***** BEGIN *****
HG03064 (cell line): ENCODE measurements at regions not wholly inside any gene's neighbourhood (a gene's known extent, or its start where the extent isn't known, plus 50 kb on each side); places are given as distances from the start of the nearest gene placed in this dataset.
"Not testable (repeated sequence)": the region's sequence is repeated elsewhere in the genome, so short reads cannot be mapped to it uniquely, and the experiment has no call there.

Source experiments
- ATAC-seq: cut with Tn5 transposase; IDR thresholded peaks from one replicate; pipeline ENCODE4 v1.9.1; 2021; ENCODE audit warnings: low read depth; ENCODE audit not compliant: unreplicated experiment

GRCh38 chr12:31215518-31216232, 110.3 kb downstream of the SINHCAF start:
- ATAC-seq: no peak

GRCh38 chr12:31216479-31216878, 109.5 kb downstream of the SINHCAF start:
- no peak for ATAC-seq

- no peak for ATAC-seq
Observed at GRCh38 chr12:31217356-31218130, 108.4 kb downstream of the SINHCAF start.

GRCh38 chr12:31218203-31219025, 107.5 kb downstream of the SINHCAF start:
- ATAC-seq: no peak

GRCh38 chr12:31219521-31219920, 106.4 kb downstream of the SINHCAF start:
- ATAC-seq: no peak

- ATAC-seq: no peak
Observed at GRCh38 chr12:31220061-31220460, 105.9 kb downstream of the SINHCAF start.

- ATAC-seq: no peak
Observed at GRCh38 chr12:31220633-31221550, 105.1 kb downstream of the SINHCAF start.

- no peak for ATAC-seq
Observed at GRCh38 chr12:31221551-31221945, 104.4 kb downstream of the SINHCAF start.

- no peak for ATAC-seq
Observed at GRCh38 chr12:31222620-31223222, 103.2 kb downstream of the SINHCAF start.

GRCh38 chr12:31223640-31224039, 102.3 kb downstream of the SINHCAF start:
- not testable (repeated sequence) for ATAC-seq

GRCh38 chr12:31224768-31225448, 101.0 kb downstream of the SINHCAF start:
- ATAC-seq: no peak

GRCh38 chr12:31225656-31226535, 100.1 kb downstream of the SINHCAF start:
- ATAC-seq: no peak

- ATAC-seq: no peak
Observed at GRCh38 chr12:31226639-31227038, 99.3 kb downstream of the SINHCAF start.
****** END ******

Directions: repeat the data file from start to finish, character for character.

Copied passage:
HG03064 (cell line): ENCODE measurements at regions not wholly inside any gene's neighbourhood (a gene's known extent, or its start where the extent isn't known, plus 50 kb on each side); places are given as distances from the start of the nearest gene placed in this dataset.
"Not testable (repeated sequence)": the region's sequence is repeated elsewhere in the genome, so short reads cannot be mapped to it uniquely, and the experiment has no call there.

Source experiments
- ATAC-seq: cut with Tn5 transposase; IDR thresholded peaks from one replicate; pipeline ENCODE4 v1.9.1; 2021; ENCODE audit warnings: low read depth; ENCODE audit not compliant: unreplicated experiment

GRCh38 chr12:31215518-31216232, 110.3 kb downstream of the SINHCAF start:
- ATAC-seq: no peak

GRCh38 chr12:31216479-31216878, 109.5 kb downstream of the SINHCAF start:
- no peak for ATAC-seq

- no peak for ATAC-seq
Observed at GRCh38 chr12:31217356-31218130, 108.4 kb downstream of the SINHCAF start.

GRCh38 chr12:31218203-31219025, 107.5 kb downstream of the SINHCAF start:
- ATAC-seq: no peak

GRCh38 chr12:31219521-31219920, 106.4 kb downstream of the SINHCAF start:
- ATAC-seq: no peak

- ATAC-seq: no peak
Observed at GRCh38 chr12:31220061-31220460, 105.9 kb downstream of the SINHCAF start.

- ATAC-seq: no peak
Observed at GRCh38 chr12:31220633-31221550, 105.1 kb downstream of the SINHCAF start.

- no peak for ATAC-seq
Observed at GRCh38 chr12:31221551-31221945, 104.4 kb downstream of the SINHCAF start.

- no peak for ATAC-seq
Observed at GRCh38 chr12:31222620-31223222, 103.2 kb downstream of the SINHCAF start.

GRCh38 chr12:31223640-31224039, 102.3 kb downstream of the SINHCAF start:
- not testable (repeated sequence) for ATAC-seq

GRCh38 chr12:31224768-31225448, 101.0 kb downstream of the SINHCAF start:
- ATAC-seq: no peak

GRCh38 chr12:31225656-31226535, 100.1 kb downstream of the SINHCAF start:
- ATAC-seq: no peak

- ATAC-seq: no peak
Observed at GRCh38 chr12:31226639-31227038, 99.3 kb downstream of the SINHCAF start.